Pregnancy resources often assume that parents going into a pregnancy are by default a male and female partner. But with the availability of assisted reproduction, it's less uncommon that parents entering a pregnancy could be a same-sex female couple or a single mother choosing to pursue a pregnancy without a partner. So I was interested to see an alert about a new study published in Human Reproduction focusing on the experience of pregnancy loss for lesbian and bisexual mothers.
In the study, researchers interviewed 60 non-heterosexual women who had experienced a pregnancy loss. For the most part, the women reported that healthcare practitioners had been supportive during the miscarriage and rated their experiences with healthcare practitioners as good to outstanding, though a minority had experienced prejudice. The researchers also interviewed the women about how they had conceived and found that the majority had used donor sperm and had put considerable effort into planning their pregnancies, as well as financial investment, and that this fact might amplify some of the feeling of loss. The conclusion was that healthcare providers should be aware of these factors when dealing with same-sex couples experiencing pregnancy loss, and that the unique circumstances of these couples should be given wider visibility in pregnancy loss research and support resources. Certainly a worthy goal.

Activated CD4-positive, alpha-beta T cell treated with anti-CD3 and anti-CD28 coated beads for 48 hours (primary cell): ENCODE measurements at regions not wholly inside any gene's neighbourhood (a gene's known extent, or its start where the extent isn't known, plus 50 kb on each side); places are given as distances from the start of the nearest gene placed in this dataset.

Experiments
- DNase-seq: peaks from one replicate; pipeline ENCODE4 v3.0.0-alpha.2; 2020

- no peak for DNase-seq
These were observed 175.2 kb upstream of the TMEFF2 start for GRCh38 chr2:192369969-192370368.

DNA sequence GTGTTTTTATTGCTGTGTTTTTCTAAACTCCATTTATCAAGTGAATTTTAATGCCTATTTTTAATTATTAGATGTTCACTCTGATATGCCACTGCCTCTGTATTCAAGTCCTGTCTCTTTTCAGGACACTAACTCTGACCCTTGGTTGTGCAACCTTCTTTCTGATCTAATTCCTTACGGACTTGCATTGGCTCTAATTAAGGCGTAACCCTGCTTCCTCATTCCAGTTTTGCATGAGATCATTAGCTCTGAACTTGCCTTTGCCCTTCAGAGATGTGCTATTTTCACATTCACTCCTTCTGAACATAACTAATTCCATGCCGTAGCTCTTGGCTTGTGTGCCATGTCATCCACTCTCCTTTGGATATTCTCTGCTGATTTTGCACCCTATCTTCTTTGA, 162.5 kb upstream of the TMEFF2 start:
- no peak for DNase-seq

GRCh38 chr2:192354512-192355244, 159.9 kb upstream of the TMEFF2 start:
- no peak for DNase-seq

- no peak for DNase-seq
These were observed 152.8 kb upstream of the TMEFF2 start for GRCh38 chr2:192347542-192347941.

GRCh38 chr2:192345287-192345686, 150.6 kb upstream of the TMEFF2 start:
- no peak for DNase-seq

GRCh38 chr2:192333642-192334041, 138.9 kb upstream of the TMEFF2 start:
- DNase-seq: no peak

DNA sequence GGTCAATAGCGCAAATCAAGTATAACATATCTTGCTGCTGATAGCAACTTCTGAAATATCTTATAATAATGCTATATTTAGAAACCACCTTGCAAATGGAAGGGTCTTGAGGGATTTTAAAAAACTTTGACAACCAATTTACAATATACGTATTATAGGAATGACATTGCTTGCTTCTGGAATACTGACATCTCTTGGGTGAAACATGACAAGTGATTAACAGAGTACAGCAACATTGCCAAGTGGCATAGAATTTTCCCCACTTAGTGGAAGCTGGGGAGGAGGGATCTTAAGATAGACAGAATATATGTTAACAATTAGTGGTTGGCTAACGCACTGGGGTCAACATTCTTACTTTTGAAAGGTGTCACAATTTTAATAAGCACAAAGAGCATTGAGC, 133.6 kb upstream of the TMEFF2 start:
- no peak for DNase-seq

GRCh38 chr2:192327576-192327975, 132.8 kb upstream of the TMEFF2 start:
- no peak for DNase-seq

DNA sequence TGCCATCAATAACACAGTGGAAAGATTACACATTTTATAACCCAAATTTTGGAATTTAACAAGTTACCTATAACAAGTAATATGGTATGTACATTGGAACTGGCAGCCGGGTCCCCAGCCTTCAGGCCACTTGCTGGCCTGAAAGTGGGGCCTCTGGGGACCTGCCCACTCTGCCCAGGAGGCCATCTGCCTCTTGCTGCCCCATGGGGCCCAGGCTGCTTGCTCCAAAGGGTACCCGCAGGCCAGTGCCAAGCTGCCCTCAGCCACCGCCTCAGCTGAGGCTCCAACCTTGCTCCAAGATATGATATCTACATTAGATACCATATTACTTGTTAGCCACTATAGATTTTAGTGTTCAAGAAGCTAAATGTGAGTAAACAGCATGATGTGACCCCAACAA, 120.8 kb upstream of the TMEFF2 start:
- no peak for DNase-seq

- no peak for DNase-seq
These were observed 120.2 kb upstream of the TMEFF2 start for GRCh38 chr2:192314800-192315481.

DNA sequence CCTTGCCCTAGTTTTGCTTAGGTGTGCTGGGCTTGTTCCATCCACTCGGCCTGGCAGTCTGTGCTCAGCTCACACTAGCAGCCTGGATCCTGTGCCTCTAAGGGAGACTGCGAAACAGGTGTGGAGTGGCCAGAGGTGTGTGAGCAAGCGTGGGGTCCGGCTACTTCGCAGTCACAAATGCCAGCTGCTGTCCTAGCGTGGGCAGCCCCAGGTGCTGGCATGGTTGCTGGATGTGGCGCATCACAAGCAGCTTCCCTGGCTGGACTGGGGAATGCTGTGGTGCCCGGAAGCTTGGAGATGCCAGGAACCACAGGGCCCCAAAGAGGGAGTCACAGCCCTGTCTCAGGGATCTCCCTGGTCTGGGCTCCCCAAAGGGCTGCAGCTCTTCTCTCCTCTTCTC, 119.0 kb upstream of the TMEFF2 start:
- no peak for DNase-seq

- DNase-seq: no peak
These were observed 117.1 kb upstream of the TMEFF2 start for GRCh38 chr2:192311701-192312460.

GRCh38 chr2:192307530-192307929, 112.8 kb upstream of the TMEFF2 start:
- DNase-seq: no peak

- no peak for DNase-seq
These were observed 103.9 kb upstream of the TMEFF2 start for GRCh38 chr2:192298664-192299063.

There was also an interesting point made in this study that women are often caught off-guard by "missed miscarriage" diagnoses that occur after early ultrasounds, and they suggested that women should be given preparatory materials with information about the fact that ultrasound could reveal an asymptomatic miscarriage. I that is an excellent recommendation that applies to all women receiving early ultrasound, as I think many aren't aware that miscarriages don't always have advance symptoms, and I hope that idea gets wider coverage.